Admit it, you’re under pressure as a Test Manager to test applications faster and deliver them within tight deadlines with virtually zero defects. Sounds so straightforward, right?. However, improving these two criteria (speed and defect identification effectiveness) on their own necessitates a well-balanced combination of resources, procedures, and software testing tools. When well-orchestrated, everyone can speed up their team’s testing execution and catch more bugs before the final product update.
It’s worth noting, though, that reinforcing main performance indicators (KPIs) will aid you in achieving your velocity and daily testing deadlines. You can be assured that by reaching and exceeding the KPIs mentioned in this article, you’ll be moving your QA company closer to greater productivity and optimization. Drop the idea of hiring more QA testers because that is not going to fix your issues if your KPIs aren’t well laid out. Also, automation isn’t always the best solution because it can add unnecessary overhead and repair costs, as well as long-term costs. The only solution for you is quantifiable data that can be transformed into KPIs.
To put it another way, the trick to accessing the true value of your QA company is to pin down your theory on QA scorecards and KPI tracking. In this article, we’ll go through some major KPIs that can transform your QA strategy & efficiency overnight. So without further delay, let’s dive right in.
1. Requirements that are addressed
We’ll keep track of the percentage of requirements that are met by at least one test. The efficacy of a requirement is determined by whether or not a test exists to demonstrate that it performs. The same can be said for a test that is part of your test schedule. The reliability of the test is determined by whether it was created to validate a requirement. Why do you need the test if it can’t be traced back to a requirement? As a Test Manager, you can keep an eye on this KPI every day and challenge the importance of rejected requirements and tests. You can optimize the testing process by determining how many test cases are being allotted to a requirement.
2. Set A Target Of Defects Fixed Per Day
Don’t forget to keep an eye on how quickly the development team is working to fix the issues you’ve brought to their knowledge. The Defects Fixed Every Day KPI means that your production team is meeting the “norm” for fixing bugs and keeping the build going forward.
3. Execution of Test Instances
This KPI just refers to the speed at which your test execution schedule is carried out. It doesn’t tell you how good your build is; rather, it tells you how many tests are executed in total and what is the daily/weekly run rate of test execution.
4. Tests that are automated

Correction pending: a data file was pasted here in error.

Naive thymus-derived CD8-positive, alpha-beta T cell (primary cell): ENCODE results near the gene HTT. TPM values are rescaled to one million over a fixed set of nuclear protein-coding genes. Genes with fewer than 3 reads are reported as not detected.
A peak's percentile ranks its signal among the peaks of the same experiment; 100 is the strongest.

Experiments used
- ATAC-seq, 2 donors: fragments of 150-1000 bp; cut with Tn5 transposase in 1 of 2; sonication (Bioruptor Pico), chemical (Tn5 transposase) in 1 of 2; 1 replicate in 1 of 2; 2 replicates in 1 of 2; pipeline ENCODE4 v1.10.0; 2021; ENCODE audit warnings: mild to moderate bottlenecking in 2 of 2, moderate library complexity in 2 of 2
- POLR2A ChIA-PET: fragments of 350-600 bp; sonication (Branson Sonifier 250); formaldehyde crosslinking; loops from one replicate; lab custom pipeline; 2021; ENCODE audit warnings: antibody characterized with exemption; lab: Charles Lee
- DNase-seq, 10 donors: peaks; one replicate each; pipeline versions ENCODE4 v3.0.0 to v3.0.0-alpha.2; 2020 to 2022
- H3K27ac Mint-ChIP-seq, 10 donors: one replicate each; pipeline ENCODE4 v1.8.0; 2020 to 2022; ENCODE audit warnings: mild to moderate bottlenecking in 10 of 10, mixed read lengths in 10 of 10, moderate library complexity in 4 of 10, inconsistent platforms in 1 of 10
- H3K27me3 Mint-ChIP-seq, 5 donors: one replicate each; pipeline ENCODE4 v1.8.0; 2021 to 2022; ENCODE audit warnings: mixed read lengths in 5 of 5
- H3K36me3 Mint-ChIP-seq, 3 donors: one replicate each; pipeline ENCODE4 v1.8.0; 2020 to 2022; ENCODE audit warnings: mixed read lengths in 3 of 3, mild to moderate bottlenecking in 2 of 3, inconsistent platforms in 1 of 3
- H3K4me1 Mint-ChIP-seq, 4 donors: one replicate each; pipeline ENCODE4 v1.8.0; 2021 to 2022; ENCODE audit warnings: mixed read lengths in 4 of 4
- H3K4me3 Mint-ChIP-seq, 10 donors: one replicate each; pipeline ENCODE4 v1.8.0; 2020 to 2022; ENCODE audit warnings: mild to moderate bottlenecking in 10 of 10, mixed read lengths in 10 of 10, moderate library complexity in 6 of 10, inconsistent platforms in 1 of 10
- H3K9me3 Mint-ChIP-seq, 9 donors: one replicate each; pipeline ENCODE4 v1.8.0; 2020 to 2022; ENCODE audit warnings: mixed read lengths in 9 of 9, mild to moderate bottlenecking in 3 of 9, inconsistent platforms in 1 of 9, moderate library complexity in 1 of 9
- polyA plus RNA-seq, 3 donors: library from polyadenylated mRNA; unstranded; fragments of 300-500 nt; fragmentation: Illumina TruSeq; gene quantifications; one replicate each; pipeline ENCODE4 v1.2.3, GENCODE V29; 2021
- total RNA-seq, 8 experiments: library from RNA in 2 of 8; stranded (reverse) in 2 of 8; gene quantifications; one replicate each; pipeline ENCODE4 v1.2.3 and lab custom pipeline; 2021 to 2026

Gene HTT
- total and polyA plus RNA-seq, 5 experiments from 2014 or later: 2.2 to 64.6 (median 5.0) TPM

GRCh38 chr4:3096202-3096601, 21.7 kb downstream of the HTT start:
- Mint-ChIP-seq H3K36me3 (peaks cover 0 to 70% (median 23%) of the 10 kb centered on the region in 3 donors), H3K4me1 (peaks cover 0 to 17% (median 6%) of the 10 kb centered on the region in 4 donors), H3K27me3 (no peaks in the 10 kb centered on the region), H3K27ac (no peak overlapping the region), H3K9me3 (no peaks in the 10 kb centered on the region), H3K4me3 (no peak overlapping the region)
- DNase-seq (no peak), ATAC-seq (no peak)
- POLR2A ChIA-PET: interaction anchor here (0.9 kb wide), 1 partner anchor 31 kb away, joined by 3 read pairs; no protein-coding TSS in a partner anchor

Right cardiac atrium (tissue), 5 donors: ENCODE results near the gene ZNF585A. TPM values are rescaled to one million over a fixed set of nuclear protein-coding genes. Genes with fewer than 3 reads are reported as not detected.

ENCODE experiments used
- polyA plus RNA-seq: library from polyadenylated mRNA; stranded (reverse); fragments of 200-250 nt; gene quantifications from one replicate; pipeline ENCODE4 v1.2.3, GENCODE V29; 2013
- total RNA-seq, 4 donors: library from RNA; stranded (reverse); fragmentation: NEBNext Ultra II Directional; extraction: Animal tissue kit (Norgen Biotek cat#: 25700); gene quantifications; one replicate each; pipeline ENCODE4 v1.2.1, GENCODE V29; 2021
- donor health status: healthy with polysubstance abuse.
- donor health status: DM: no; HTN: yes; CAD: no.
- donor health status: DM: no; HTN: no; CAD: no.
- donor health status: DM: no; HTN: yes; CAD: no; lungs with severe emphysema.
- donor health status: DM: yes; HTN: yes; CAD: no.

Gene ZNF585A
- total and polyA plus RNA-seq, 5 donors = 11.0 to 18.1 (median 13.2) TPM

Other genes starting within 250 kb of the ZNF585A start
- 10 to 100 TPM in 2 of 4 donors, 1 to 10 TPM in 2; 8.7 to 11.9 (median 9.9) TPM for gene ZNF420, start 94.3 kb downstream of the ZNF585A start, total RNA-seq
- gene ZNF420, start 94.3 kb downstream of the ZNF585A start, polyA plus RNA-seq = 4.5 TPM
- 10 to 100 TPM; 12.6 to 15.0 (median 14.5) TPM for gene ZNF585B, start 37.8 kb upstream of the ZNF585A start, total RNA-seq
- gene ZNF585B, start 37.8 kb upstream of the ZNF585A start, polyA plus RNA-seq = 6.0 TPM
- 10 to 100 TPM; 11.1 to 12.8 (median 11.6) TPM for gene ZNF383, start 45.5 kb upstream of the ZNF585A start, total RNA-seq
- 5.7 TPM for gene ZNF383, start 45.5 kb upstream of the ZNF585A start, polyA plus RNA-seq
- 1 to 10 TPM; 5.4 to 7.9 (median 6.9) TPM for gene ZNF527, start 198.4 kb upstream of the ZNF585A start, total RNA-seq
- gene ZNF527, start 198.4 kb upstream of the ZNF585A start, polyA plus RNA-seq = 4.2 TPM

We must acknowledge that this is a difficult KPI to manage. As there are different perspectives on what to automate vs. what not to automate, as well as the costs of managing the automation of system test cases. In principle, the more automated testing you do, the more likely you are to catch crucial bugs incorporated into your software development pipeline. We recommend starting small with this KPI and gradually increasing it as the QA team grows and matures. Set a goal of automating 20% of the test cases. Increase or decrease depending upon the size of your team, resources, time, and other quantifiable factors.
5. Active Defects
Responsive defect tracking is a straightforward KPI that you can keep an eye on regardless of many other KPIs. When the Active Defects KPI is smaller, the results are higher. Every software IT project has a certain number of flaws/defects. This KPI’s status could be new, available, or set, depending on the term “active.” In other words, if the defect is being “treated,” it is alive. You can set the threshold as a Test Manager based on historical evidence from the IT projects you manage. If the threshold is 100 defects, 50 defects, or 25 defects, it will decide when it is acceptable and when it is not. Anything that exceeds your threshold is “Not OK” and should be flagged for urgent action.
6. Severe Flaws
We see far too many of our clients fixated on defect intensity levels. It’s an excellent KPI to monitor, so make sure the team uses checks and balances when determining the seriousness of a flaw. You should set a threshold for this KPI after you’ve made sure all of the requisite checks and balances are in place. Count a defect’s Urgent or Very High status against this KPI. Raise a red flag if the cumulative count reaches ten.
7. Finalization of Development
Customers are King in today’s world, and this is at the heart of every company’s digital strategy. We can no longer afford to be compartmentalized in our thought or organizational approach to software quality assurance and delivery in this day and age.
Orthodox ALM models from the past were not designed for today’s continuous delivery model. To combat this outdated mindset, QA and testing managers must become fully immersed in the application development process, which necessitates keeping an eye on the delivery of user stories.
It’s not enough to simply “sit and wait” for a user story to be completed. Rather, we must monitor the progress of a user tale, attend regular Scrum meetings, and freely discuss the risks that are emerging as critical improvements to the application under test are made.
Final Words: Always Have Room To Experiment
We hope that our compilation of 7 Key Performance Indicators aids you in determining what is most necessary to optimize in your QA and Testing department. Stick to these KPIs and add/subtract whatever works for you.